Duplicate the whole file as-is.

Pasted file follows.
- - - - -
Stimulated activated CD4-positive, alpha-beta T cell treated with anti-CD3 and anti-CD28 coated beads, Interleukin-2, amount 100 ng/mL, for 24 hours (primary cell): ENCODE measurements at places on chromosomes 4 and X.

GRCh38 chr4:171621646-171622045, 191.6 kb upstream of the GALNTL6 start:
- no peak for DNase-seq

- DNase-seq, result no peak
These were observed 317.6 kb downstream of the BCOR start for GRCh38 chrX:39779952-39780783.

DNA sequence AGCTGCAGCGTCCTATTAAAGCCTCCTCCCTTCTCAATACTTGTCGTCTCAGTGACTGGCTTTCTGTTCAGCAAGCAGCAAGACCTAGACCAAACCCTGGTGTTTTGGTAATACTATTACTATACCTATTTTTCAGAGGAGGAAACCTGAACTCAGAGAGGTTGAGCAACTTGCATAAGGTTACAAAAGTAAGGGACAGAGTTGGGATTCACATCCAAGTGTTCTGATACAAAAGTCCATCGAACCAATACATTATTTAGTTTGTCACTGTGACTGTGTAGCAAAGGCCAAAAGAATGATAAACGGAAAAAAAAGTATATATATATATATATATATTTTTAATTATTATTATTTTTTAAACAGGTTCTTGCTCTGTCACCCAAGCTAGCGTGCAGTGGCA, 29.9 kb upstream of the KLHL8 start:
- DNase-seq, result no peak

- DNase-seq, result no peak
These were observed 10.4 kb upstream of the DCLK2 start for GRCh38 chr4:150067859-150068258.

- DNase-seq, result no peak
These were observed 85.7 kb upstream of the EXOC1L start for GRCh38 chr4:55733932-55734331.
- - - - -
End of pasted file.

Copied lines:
Stimulated activated CD4-positive, alpha-beta T cell treated with anti-CD3 and anti-CD28 coated beads, Interleukin-2, amount 100 ng/mL, for 24 hours (primary cell): ENCODE measurements at places on chromosomes 4 and X.

GRCh38 chr4:171621646-171622045, 191.6 kb upstream of the GALNTL6 start:
- no peak for DNase-seq

- DNase-seq, result no peak
These were observed 317.6 kb downstream of the BCOR start for GRCh38 chrX:39779952-39780783.

DNA sequence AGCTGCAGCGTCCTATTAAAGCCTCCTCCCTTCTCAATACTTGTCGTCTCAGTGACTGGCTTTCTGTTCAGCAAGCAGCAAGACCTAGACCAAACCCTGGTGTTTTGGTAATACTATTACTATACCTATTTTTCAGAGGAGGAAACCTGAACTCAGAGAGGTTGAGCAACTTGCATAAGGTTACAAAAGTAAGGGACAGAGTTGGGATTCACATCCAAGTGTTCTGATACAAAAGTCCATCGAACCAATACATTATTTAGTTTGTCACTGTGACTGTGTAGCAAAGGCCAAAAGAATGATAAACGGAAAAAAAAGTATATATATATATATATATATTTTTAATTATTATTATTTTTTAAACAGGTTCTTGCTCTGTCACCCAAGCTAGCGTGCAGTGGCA, 29.9 kb upstream of the KLHL8 start:
- DNase-seq, result no peak

- DNase-seq, result no peak
These were observed 10.4 kb upstream of the DCLK2 start for GRCh38 chr4:150067859-150068258.

- DNase-seq, result no peak
These were observed 85.7 kb upstream of the EXOC1L start for GRCh38 chr4:55733932-55734331.